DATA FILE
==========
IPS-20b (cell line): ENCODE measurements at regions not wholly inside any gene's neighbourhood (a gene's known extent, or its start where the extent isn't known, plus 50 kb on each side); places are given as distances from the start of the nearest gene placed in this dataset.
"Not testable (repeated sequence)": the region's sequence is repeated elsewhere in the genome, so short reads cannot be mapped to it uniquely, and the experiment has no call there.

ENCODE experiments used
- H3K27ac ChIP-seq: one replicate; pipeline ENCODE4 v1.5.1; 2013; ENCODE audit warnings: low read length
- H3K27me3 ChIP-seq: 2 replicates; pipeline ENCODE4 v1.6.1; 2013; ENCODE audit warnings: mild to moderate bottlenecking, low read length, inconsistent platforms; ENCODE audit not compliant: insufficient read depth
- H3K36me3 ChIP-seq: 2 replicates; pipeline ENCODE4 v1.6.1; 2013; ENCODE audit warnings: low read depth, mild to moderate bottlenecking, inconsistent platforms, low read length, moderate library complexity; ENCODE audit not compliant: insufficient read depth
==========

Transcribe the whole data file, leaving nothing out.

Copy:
IPS-20b (cell line): ENCODE measurements at regions not wholly inside any gene's neighbourhood (a gene's known extent, or its start where the extent isn't known, plus 50 kb on each side); places are given as distances from the start of the nearest gene placed in this dataset.
"Not testable (repeated sequence)": the region's sequence is repeated elsewhere in the genome, so short reads cannot be mapped to it uniquely, and the experiment has no call there.

ENCODE experiments used
- H3K27ac ChIP-seq: one replicate; pipeline ENCODE4 v1.5.1; 2013; ENCODE audit warnings: low read length
- H3K27me3 ChIP-seq: 2 replicates; pipeline ENCODE4 v1.6.1; 2013; ENCODE audit warnings: mild to moderate bottlenecking, low read length, inconsistent platforms; ENCODE audit not compliant: insufficient read depth
- H3K36me3 ChIP-seq: 2 replicates; pipeline ENCODE4 v1.6.1; 2013; ENCODE audit warnings: low read depth, mild to moderate bottlenecking, inconsistent platforms, low read length, moderate library complexity; ENCODE audit not compliant: insufficient read depth